16th July 2021
Good morning Clippy, Microsoft’s infamous paperclip mascot who offered tips to users, is coming back from the dead in the form of an emoji. Clippy was retired with the launch of Office 2007 but Microsoft say the time is right for its return, ahead of World Emoji day tomorrow.
- Revolut becomes most valuable UK start up ever
- Private club goes public
Yesterday's market moves
FTSE 100 -1.1% 7,012
FTSE 250 -1.1% 22,501
UK markets continued to slide off the back of the dual fears of inflationary pressures and the ongoing spread of the Delta variant of Covid-19.
On the data front, the latest domestic labour market health-check failed to stimulate the markets, an upbeat UK payrolls data release saw the number of payroll jobs rise by 356k in June.
Revolut becomes most valuable UK start up ever
What’s going on?
Yesterday British fintech app, Revolut announced that it had raised $800m taking its value to $33bn. This makes it the most valuable UK start up on record and is an astronomical increase on its last valuation of $5.5bn a year ago.
Why is this important?
Since launching in London in 2015 as an app-based foreign exchange card, Revolut has experienced rapid growth and now offers a range of services including share trading, bank accounts and energy switching to its 15 million customers in 35 countries.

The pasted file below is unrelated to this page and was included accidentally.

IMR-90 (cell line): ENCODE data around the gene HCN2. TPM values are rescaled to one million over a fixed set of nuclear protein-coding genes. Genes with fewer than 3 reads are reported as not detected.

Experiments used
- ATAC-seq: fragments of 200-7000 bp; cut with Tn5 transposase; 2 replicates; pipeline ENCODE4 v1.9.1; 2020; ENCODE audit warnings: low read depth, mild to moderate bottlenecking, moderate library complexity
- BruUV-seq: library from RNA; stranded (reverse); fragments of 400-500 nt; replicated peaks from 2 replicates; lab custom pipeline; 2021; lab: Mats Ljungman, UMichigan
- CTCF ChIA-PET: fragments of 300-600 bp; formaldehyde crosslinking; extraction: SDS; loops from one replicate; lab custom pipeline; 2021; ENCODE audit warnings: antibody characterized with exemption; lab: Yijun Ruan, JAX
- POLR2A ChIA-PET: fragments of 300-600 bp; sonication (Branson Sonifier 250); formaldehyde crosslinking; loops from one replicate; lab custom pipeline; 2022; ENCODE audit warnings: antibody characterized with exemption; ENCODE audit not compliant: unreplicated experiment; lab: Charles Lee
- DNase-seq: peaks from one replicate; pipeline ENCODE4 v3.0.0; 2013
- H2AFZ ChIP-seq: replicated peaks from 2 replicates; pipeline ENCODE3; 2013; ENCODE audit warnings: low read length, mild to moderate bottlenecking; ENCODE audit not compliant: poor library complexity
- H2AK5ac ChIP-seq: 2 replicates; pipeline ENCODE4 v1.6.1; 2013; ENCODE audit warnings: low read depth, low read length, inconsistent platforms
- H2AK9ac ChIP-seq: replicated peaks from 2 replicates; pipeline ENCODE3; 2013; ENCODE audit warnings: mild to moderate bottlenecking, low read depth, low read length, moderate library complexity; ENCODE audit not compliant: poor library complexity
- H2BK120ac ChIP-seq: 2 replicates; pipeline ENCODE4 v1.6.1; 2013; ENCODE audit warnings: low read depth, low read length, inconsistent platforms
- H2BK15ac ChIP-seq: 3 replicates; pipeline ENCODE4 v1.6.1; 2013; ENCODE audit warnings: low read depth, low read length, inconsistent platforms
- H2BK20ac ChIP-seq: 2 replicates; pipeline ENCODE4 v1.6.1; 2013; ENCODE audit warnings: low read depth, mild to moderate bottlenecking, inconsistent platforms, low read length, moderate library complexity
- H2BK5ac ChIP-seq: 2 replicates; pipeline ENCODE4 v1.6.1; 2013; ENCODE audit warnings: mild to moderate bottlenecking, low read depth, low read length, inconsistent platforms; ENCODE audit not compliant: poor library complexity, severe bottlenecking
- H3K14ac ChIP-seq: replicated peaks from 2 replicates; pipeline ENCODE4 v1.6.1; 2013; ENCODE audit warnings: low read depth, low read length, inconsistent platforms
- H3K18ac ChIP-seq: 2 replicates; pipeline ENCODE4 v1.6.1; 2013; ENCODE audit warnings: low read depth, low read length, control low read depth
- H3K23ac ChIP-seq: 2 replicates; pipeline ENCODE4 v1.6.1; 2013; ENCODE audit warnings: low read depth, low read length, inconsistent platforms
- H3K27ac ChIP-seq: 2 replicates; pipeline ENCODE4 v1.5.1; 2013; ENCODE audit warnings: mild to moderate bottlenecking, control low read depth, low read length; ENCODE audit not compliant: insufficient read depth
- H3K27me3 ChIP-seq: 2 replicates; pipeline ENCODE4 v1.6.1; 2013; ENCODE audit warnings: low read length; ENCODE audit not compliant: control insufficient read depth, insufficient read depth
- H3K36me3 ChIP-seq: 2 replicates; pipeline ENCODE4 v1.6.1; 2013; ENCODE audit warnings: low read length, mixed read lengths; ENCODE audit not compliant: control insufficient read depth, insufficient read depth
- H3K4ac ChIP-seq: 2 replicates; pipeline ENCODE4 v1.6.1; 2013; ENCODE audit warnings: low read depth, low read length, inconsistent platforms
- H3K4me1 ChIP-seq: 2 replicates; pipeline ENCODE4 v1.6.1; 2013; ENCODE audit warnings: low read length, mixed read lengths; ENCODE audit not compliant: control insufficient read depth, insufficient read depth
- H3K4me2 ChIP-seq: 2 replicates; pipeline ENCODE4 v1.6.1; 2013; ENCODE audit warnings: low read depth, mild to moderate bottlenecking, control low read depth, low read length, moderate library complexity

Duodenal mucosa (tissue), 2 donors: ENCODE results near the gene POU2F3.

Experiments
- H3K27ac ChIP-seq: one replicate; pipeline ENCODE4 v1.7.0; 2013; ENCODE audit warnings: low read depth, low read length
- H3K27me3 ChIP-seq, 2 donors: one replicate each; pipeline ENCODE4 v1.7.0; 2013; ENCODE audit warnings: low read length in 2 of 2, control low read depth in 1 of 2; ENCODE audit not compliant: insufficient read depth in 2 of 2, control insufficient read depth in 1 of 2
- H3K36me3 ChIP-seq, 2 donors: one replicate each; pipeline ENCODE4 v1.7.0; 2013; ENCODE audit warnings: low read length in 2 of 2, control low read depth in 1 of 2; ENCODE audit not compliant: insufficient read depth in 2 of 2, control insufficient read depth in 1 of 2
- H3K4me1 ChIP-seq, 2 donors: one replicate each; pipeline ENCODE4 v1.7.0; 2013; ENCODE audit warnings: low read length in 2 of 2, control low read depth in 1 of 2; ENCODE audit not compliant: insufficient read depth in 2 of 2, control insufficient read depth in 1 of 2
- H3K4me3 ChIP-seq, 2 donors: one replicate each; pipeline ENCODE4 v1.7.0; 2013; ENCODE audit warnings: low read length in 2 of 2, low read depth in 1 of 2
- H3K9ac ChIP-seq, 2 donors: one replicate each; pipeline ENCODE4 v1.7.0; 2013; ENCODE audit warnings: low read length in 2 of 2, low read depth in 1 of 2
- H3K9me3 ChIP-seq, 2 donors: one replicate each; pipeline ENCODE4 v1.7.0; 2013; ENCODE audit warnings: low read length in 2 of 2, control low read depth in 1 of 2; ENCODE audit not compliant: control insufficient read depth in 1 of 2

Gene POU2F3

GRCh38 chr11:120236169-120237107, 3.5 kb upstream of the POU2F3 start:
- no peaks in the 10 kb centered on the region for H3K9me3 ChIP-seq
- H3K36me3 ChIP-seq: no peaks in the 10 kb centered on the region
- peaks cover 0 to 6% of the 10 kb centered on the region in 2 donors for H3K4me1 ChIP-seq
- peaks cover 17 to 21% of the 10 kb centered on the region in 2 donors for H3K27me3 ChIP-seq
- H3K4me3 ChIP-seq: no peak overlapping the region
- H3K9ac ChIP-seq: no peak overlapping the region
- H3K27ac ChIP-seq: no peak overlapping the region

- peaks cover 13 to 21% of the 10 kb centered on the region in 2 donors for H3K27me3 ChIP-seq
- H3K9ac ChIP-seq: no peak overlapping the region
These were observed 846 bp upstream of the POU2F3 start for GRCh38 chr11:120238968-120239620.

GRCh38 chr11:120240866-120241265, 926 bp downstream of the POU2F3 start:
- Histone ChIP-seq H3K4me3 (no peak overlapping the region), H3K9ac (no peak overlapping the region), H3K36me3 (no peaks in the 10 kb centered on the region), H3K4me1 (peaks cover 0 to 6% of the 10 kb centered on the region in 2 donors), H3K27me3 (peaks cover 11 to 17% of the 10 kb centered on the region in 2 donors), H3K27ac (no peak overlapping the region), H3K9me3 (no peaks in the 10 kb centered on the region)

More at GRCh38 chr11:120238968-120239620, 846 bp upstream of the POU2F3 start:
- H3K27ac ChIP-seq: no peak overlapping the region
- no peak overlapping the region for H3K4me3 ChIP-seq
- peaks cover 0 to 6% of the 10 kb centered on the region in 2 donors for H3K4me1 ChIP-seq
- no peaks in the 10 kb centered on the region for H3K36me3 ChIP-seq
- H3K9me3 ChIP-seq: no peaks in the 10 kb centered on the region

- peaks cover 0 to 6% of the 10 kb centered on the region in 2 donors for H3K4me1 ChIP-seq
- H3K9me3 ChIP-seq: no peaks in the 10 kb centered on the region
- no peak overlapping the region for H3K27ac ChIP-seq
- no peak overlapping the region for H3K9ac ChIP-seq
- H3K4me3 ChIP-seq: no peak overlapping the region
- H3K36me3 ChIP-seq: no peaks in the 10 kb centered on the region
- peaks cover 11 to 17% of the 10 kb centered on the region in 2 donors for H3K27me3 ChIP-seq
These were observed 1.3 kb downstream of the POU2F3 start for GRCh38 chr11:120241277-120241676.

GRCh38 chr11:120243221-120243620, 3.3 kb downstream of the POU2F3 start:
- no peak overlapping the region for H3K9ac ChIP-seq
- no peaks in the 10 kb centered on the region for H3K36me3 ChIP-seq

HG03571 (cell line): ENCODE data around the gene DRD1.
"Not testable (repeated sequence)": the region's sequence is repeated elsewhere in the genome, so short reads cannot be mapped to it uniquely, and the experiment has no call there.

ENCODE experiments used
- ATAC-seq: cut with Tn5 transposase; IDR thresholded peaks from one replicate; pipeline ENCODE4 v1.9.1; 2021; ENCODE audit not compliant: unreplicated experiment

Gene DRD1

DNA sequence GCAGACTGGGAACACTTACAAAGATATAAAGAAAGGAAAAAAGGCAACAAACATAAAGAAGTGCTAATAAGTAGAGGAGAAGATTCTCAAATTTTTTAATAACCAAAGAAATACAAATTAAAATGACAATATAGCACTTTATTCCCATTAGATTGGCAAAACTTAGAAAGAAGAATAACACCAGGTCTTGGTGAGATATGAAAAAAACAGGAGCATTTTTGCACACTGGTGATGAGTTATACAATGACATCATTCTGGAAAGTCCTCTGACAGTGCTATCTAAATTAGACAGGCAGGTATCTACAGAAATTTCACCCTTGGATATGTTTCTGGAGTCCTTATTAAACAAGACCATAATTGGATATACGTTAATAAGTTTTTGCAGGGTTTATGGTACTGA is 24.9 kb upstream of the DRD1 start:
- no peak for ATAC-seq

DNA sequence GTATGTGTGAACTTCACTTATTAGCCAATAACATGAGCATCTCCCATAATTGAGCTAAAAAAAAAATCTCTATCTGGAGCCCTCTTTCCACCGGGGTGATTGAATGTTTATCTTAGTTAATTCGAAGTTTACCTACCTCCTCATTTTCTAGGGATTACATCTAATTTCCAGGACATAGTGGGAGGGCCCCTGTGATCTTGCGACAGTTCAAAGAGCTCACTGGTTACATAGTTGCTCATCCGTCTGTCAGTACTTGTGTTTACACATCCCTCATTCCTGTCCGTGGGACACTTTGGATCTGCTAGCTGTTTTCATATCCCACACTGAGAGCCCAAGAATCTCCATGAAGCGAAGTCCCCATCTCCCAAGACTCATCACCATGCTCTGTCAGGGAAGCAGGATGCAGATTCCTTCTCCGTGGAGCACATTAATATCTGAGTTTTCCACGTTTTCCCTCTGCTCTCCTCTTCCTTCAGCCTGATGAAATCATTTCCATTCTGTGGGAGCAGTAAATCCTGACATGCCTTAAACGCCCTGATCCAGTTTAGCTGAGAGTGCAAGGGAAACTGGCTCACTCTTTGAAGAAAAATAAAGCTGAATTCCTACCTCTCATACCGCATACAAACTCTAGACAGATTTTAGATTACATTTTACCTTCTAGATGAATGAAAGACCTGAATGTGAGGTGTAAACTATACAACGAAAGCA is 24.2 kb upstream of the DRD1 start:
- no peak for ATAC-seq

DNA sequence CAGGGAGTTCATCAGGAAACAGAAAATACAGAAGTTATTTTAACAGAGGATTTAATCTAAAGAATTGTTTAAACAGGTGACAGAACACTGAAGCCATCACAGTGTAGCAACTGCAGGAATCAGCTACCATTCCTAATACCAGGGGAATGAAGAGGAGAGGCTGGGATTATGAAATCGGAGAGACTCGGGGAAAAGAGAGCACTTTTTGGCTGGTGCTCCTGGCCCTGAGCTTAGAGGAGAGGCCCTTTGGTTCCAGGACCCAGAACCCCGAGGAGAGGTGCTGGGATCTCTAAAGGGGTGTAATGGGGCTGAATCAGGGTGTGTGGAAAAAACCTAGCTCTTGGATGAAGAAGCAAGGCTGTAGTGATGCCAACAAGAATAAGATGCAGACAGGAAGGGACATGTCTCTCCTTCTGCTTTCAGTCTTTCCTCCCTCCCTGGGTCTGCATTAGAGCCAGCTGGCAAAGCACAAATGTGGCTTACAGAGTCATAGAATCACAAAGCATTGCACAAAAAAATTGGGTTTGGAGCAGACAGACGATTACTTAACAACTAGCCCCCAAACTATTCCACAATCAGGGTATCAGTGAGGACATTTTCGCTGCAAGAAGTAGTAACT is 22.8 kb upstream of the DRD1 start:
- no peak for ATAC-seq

Most of its revenue comes from transaction fees that are taken from a business every time a customer uses their card to pay for their good or service.
The $800m investment came from Japan's SoftBank and New York-based Tiger Global Management. The cash will be used to expand into new markets like the US and India.
The deal is a major boost for the UK tech scene as it continues to compete with the US for funding. The news caught the attention of Chancellor Rishi Sunak who said Revolut was a "great British Fintech success".
Revolut is now worth more than 75% of the companies in the FTSE 100 including established high street banks like Natwest. Pretty impressive for a company that reported a loss of £168m last year and is yet to make a profit. It’s surely has to be only a matter of time before it too becomes a public company.
Private club goes public
The company behind the trendy private members club Soho House, has gone public, listing on the New York Stock Exchange. Membership Collective owns 28 Soho House clubs across the world and is now worth around $3bn.
The first club started out in Soho London in 1995 as a place for creatives from the world of art and entertainment to wine and dine clients.
Today the group has around 119,000 members, with nine workspaces in London, LA and New York and home-decor retailer Soho Home.
The last year was tough for the business. It cut 1,000 jobs from its 8,000-strong workforce as well as asked landlords for rent holidays after lockdown restrictions forced the club to close its doors.
Revenues fell 40% to $384m in the 12 months to January and it still hasn’t managed to turn a profit.
The company plans to use the $400m it’s raised from the public listing towards paying down its debt pile of $826m and expanding to more locations.
Stat of the day
Last year the government spent £73,000 on wine for hospitality
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